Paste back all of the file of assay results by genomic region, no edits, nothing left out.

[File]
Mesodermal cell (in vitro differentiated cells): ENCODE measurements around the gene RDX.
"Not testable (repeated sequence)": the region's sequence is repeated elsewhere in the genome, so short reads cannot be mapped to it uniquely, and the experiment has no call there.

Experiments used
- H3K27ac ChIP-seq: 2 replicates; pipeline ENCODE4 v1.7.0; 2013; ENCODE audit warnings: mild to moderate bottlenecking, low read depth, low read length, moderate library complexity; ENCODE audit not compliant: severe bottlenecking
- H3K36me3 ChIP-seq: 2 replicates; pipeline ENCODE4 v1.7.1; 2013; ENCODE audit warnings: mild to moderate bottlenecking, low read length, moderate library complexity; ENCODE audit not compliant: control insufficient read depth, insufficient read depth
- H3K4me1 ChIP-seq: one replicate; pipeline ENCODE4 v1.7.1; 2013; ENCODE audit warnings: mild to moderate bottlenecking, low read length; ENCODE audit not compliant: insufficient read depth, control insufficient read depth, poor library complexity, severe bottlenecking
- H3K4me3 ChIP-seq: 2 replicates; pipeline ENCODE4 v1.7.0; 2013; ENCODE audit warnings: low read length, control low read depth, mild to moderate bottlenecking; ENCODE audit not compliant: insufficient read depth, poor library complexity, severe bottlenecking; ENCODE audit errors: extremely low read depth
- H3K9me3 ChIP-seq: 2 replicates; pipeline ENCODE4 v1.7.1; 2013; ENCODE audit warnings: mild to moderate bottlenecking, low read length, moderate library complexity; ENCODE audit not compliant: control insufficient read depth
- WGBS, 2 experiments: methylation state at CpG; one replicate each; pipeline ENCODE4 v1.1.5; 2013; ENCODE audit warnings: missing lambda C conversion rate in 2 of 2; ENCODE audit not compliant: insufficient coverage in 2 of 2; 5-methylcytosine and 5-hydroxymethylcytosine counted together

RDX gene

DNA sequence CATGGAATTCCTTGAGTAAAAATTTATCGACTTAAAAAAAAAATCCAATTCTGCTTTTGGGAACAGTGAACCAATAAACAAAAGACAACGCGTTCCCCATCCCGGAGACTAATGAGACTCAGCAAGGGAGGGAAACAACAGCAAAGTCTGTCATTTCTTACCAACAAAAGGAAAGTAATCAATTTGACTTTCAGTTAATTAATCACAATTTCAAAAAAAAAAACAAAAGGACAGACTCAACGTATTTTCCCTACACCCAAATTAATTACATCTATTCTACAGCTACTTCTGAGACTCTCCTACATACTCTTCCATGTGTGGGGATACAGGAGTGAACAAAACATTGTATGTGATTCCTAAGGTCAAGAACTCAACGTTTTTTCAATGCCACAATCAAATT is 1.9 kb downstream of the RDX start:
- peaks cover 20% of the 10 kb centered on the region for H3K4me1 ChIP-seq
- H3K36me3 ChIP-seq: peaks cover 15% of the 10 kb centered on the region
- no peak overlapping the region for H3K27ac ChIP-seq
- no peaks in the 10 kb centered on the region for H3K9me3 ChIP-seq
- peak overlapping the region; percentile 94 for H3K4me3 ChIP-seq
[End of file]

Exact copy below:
Mesodermal cell (in vitro differentiated cells): ENCODE measurements around the gene RDX.
"Not testable (repeated sequence)": the region's sequence is repeated elsewhere in the genome, so short reads cannot be mapped to it uniquely, and the experiment has no call there.

Experiments used
- H3K27ac ChIP-seq: 2 replicates; pipeline ENCODE4 v1.7.0; 2013; ENCODE audit warnings: mild to moderate bottlenecking, low read depth, low read length, moderate library complexity; ENCODE audit not compliant: severe bottlenecking
- H3K36me3 ChIP-seq: 2 replicates; pipeline ENCODE4 v1.7.1; 2013; ENCODE audit warnings: mild to moderate bottlenecking, low read length, moderate library complexity; ENCODE audit not compliant: control insufficient read depth, insufficient read depth
- H3K4me1 ChIP-seq: one replicate; pipeline ENCODE4 v1.7.1; 2013; ENCODE audit warnings: mild to moderate bottlenecking, low read length; ENCODE audit not compliant: insufficient read depth, control insufficient read depth, poor library complexity, severe bottlenecking
- H3K4me3 ChIP-seq: 2 replicates; pipeline ENCODE4 v1.7.0; 2013; ENCODE audit warnings: low read length, control low read depth, mild to moderate bottlenecking; ENCODE audit not compliant: insufficient read depth, poor library complexity, severe bottlenecking; ENCODE audit errors: extremely low read depth
- H3K9me3 ChIP-seq: 2 replicates; pipeline ENCODE4 v1.7.1; 2013; ENCODE audit warnings: mild to moderate bottlenecking, low read length, moderate library complexity; ENCODE audit not compliant: control insufficient read depth
- WGBS, 2 experiments: methylation state at CpG; one replicate each; pipeline ENCODE4 v1.1.5; 2013; ENCODE audit warnings: missing lambda C conversion rate in 2 of 2; ENCODE audit not compliant: insufficient coverage in 2 of 2; 5-methylcytosine and 5-hydroxymethylcytosine counted together

RDX gene

DNA sequence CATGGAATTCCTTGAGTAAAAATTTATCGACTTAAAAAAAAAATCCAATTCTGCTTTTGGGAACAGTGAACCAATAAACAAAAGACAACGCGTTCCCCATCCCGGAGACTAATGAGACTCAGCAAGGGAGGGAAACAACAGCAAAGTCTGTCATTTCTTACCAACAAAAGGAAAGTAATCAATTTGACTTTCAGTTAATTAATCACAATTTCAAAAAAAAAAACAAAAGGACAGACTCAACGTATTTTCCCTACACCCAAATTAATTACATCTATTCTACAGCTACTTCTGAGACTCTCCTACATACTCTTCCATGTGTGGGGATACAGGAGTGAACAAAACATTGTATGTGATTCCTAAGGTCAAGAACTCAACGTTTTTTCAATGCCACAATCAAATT is 1.9 kb downstream of the RDX start:
- peaks cover 20% of the 10 kb centered on the region for H3K4me1 ChIP-seq
- H3K36me3 ChIP-seq: peaks cover 15% of the 10 kb centered on the region
- no peak overlapping the region for H3K27ac ChIP-seq
- no peaks in the 10 kb centered on the region for H3K9me3 ChIP-seq
- peak overlapping the region; percentile 94 for H3K4me3 ChIP-seq